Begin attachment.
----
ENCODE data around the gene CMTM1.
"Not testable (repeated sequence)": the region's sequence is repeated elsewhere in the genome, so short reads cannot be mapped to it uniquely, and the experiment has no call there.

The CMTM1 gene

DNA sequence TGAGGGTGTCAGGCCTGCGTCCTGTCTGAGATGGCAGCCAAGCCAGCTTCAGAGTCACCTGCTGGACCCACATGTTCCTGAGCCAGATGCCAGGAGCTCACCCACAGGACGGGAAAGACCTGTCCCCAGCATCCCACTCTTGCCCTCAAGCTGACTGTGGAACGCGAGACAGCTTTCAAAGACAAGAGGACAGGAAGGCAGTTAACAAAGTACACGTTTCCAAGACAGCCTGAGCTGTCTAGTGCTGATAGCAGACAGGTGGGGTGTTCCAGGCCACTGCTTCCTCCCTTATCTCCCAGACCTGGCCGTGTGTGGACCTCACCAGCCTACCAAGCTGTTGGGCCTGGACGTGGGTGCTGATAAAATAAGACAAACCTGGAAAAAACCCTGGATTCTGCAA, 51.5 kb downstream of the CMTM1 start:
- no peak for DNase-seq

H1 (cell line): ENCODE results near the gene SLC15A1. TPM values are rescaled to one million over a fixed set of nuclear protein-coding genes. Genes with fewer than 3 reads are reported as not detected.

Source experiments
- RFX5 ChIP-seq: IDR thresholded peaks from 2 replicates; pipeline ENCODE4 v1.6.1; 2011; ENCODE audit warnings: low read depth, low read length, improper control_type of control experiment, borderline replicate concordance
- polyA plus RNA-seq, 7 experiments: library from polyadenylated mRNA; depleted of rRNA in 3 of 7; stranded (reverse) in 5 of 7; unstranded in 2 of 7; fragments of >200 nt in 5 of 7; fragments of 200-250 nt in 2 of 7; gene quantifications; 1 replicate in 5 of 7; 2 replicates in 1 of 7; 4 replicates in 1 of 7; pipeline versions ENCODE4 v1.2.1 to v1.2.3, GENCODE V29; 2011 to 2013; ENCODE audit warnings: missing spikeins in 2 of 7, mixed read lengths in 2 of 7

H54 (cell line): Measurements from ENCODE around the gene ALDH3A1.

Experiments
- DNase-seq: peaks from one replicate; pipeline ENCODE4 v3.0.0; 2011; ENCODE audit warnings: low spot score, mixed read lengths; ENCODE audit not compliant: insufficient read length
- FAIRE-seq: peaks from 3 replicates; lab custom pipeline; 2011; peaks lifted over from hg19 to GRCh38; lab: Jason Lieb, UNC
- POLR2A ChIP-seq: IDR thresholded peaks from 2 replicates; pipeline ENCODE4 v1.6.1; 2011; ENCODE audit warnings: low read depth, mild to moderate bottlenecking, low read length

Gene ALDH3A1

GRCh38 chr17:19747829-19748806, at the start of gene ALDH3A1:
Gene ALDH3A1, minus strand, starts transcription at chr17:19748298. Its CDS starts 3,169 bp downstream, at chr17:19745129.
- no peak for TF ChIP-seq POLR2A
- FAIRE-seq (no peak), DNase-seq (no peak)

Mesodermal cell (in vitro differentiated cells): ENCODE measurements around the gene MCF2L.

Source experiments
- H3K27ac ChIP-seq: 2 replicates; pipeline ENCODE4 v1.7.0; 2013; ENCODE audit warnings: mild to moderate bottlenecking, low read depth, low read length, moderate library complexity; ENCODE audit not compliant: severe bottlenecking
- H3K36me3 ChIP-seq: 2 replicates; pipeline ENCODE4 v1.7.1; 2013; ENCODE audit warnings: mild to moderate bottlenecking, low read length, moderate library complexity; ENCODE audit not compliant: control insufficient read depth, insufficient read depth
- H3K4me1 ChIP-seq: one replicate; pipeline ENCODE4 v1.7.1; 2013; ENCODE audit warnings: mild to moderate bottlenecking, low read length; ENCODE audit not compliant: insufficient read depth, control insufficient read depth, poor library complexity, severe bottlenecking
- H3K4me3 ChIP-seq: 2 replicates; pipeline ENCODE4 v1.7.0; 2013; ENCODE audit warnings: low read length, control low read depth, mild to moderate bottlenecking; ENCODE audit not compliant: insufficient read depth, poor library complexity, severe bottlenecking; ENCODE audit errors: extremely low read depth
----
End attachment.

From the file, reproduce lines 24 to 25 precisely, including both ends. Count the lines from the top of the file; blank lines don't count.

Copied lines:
- H3K4me1 ChIP-seq: one replicate; pipeline ENCODE4 v1.7.1; 2013; ENCODE audit warnings: mild to moderate bottlenecking, low read length; ENCODE audit not compliant: insufficient read depth, control insufficient read depth, poor library complexity, severe bottlenecking
- H3K4me3 ChIP-seq: 2 replicates; pipeline ENCODE4 v1.7.0; 2013; ENCODE audit warnings: low read length, control low read depth, mild to moderate bottlenecking; ENCODE audit not compliant: insufficient read depth, poor library complexity, severe bottlenecking; ENCODE audit errors: extremely low read depth